Robert Glanzman, MD, the chief medical officer at the ImmunoBrain Checkpoint, talked about IBC-Ab002 as a promising anti-PD-L1 monoclonal antibody to improve cognition in patients with Alzheimer disease.
IBC-Ab002 is designed to help the brain overcome the multiple pathological factors that contribute to cognitive decline in Alzheimer disease (AD), by activating the peripheral immune system. In preclinical studies using the therapy, transient activation of the peripheral immune system has reduced local brain inflammation and accumulation of toxic pathological proteins.1
In recent news, the company announced that it has dosed the first 2 patients in the randomized, double-blind, placebo-controlled, first-in-human phase 1b clinical trial (NCT05551741) investigating IBC-Ab002 in patients with early AD. The trial is being conducted in Israel, the United Kingdom, and the Netherlands, planning to enroll 40 participants. It also features single and multiple ascending doses, administered intravenously across up to 5 cohorts, with a 3:1 patient randomization for IBC-Ab002 or placebo. The therapy is typically administered once every 3 months and has a short exposure which allows for transient inhibition of the PD-L1 immune checkpoint pathway.
Robert Glanzman, MD, the chief medical officer at ImmunoBrain Checkpoint, sat down in an interview with NeurologyLive® to discuss the design of IBC-Ab002 for patients with AD. He talked about how the therapy activates the peripheral immune system for neuroprotection. Glanzman also provides supporting evidence for the cognitive improvement and reduction of harmful neuropathologies observed in animal models. In addition, the modifications introduced in IBC-Ab002 antibody design are projected to contribute to improved safety of the treatment.
Robert Glanzman, MD: IBC-Ab002 is a proprietary fully human anti-PD-L1 monoclonal antibody. PD-L1 and its receptor, PD-1, are immune checkpoint proteins found on the cell surface of immune cells; their interaction results in T cell immune suppression. IBC-Ab002 blocks PD-L1, thereby enabling immune cell activation. In cancer, this approach of targeting the PD-1/PD-L1 immune checkpoint pathway, has revolutionized therapy. For treating AD, we engineered IBC-Ab002 anti-PD-L1 antibody with unique characteristics, tailored for our proposed mechanism of action. As opposed to immunotherapy in oncology, in which prolonged exposure to the antibody is needed, IBC-Ab002 was designed for fast clearance from the circulation, which we characterized in preclinical study to be preferable for AD, in terms of both efficacy and safety.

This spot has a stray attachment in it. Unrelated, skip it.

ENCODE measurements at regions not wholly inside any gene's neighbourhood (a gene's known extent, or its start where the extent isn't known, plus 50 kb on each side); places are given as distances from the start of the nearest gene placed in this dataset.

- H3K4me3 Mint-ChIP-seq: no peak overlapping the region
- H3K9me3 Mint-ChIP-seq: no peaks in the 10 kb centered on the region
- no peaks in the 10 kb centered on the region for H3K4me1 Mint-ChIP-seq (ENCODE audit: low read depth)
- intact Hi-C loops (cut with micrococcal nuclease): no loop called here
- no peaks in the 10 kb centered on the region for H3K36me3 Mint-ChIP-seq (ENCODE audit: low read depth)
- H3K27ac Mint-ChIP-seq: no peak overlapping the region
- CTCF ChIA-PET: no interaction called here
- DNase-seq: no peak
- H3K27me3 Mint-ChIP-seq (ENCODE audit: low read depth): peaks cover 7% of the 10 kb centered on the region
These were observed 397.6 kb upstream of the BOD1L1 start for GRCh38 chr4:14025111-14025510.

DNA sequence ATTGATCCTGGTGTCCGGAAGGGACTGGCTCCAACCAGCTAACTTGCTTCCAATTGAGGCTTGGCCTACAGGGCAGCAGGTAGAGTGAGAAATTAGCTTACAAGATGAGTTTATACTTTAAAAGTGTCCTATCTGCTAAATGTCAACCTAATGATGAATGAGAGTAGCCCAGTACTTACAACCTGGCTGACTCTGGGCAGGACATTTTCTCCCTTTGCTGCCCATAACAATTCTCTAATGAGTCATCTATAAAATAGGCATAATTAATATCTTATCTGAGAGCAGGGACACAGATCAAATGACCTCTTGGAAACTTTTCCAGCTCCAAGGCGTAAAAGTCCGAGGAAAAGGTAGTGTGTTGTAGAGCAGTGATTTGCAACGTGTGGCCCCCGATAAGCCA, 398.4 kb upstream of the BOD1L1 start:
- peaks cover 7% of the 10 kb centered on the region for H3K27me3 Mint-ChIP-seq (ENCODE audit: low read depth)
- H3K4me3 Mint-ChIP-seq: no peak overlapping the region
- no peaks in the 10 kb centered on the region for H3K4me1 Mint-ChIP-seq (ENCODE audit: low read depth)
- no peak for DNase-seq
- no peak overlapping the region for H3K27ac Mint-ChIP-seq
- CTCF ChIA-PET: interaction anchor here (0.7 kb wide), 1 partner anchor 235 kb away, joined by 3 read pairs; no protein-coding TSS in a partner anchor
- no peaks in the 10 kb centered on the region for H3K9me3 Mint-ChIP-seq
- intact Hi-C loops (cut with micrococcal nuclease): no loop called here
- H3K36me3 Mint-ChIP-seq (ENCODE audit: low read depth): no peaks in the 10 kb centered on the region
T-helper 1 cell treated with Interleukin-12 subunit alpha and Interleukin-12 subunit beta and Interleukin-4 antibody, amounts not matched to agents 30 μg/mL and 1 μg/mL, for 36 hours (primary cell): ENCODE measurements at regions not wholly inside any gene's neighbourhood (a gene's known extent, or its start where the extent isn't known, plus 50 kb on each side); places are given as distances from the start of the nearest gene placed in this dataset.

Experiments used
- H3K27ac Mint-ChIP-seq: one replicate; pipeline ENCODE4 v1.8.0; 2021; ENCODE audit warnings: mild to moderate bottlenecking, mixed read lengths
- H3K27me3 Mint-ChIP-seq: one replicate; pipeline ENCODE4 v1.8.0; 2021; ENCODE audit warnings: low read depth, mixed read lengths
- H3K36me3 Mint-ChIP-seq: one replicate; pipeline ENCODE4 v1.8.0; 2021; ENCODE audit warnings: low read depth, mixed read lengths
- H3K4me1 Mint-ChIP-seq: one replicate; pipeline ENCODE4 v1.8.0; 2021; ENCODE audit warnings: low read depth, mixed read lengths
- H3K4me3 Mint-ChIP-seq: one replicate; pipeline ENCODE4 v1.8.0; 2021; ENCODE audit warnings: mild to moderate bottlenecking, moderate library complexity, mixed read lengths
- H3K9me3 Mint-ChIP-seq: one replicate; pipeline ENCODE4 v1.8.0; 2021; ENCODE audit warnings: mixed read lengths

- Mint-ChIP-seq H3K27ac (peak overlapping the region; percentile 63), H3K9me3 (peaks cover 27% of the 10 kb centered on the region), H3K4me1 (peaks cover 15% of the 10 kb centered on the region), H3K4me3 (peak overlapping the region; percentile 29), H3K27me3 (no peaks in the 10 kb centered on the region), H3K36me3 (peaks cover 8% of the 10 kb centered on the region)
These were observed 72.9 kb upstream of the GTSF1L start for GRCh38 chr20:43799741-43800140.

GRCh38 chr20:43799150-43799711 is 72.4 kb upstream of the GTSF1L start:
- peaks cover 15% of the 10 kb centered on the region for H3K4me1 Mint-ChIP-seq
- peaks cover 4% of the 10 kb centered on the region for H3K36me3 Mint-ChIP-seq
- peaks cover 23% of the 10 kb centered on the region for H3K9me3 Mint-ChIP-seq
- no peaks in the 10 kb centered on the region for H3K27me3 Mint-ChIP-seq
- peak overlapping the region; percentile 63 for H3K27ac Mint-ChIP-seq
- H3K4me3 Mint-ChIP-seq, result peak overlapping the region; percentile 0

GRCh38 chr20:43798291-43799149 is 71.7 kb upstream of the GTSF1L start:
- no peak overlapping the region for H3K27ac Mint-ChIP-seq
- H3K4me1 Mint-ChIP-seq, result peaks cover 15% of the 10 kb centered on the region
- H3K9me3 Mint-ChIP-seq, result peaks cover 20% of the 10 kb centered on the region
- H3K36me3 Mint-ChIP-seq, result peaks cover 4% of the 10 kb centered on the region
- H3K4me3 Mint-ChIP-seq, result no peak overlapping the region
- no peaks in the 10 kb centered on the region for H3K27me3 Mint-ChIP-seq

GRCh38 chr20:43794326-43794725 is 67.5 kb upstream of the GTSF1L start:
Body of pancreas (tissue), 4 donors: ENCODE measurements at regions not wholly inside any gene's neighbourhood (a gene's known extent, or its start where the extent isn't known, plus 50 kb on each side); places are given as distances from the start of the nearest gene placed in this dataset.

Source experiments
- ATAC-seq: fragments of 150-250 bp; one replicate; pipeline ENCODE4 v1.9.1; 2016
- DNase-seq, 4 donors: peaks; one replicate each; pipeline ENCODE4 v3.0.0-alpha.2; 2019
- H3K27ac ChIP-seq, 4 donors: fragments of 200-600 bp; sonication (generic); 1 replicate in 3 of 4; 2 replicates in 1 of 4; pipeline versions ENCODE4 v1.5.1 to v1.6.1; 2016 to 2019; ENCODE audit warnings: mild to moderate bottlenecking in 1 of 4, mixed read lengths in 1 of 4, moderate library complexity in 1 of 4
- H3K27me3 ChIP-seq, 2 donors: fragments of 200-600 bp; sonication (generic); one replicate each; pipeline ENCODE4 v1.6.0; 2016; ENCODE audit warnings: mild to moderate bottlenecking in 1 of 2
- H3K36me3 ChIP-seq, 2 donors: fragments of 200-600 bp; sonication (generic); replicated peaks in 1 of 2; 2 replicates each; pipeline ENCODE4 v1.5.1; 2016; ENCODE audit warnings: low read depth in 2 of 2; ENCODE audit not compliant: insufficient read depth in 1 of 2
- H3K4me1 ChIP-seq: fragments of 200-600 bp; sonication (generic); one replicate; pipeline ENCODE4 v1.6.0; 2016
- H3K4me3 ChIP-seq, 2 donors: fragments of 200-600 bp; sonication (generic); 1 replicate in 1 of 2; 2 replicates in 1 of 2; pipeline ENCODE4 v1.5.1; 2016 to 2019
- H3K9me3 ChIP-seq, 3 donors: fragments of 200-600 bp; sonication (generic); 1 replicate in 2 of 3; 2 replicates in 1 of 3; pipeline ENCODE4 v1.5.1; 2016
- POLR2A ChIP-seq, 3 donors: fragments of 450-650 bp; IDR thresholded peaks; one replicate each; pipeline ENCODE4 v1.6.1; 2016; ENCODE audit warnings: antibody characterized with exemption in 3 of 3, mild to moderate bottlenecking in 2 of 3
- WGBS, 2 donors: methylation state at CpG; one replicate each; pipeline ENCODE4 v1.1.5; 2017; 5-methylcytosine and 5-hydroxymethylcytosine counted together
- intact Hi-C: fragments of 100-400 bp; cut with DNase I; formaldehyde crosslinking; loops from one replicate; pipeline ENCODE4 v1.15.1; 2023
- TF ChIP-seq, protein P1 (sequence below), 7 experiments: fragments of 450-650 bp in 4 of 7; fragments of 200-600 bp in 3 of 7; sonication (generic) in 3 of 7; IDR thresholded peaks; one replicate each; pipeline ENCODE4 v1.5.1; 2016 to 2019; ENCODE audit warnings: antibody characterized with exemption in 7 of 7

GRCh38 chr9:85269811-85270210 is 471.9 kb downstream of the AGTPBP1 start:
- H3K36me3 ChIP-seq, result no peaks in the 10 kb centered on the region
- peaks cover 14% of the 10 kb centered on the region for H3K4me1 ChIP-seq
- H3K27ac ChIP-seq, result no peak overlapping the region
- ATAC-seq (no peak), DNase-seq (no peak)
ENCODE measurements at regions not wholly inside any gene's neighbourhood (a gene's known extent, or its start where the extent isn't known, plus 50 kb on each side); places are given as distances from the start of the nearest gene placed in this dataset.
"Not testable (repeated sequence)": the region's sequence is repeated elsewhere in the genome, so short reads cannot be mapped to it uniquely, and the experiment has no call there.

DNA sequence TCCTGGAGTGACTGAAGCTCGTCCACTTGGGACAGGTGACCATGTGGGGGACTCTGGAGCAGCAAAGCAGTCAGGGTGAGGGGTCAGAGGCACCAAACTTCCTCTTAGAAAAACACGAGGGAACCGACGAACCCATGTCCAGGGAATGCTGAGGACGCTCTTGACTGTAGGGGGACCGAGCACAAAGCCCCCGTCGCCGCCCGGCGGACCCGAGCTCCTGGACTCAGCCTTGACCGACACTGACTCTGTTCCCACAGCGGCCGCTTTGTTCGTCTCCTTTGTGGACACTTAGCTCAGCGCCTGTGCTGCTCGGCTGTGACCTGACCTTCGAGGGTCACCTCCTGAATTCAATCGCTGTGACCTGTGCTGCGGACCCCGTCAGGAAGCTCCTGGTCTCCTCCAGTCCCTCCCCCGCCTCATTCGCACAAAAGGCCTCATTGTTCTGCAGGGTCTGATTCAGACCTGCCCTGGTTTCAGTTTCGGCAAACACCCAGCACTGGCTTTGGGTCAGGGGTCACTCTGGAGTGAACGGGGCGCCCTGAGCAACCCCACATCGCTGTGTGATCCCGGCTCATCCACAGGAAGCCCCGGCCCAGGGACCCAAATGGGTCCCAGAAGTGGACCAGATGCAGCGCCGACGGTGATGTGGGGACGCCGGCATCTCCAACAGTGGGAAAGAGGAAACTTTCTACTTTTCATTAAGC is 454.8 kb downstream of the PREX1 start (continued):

What we're doing is activating the immune system in order to provide neuroprotection in AD. This is all based off more than 15 years of research at the Weizmann Institute by Professor Michal Schwartz, who recently won the Israel Prize, the Israeli equivalent of the Nobel Prize, for her scientific work. It’s very unique work, it’s cutting edge. We increasingly know that inflammation is what's driving progression in neurodegenerative diseases such as AD. By activating the peripheral immune system, we can ameliorate that. This has been shown in multiple animal models, where we show reduction in the neural pathology of AD, both in terms of amyloid beta deposition and tau deposition. We also show cognitive improvement in these animal models. It’s very exciting work. We're very excited about it. We're in phase 1 and we're moving forward.
There are several models that have been used. For example, the 5xFAD transgenic mouse model of amyloid pathology. It has shown remarkable results when you give the mouse anti-PD-L1 antibody both in terms of reducing amyloid pathology and also in terms of mitigating cognitive deficits, for which mice are tested by different cognitive tasks. We also used the same antibody in other mouse models of AD in which brain pathology is driven by tau and not amyloid. In these studies, we also observed significant reduction in brain tau pathology, and improved cognitive performance of the mice. That’s really driven again by activating the peripheral immune system.
We know that monocytes are a big part of that, both T cells and monocytes. We know that there are the microglia, which are the resident myeloid cells of the brain tissue. But there are also myeloid cells that can enter the brain from the blood circulation and get to sites of brain pathology. Once they get into the brain, it's hard to tell the difference sometimes between microglia and peripherally derived monocytes. We know that part of our mechanism of action with anti-PD-L1 is increasing recruitment of these blood monocytes into the brain.
Our plan for clinical development encompasses all indications for which we already have preclinical proof of concept. Accordingly, we plan to embark on future clinical trials in additional, more advanced, stages of AD, as well as other subtypes of AD such as familial AD. We are also working to advance clinical programs on tauopathies and additional neurodegenerative diseases.
We expect to see safety of the antibody, directional readouts on the mechanism of action, and central engagement, and generally the same data we have seen in the various mouse models.
Transcript edited for clarity.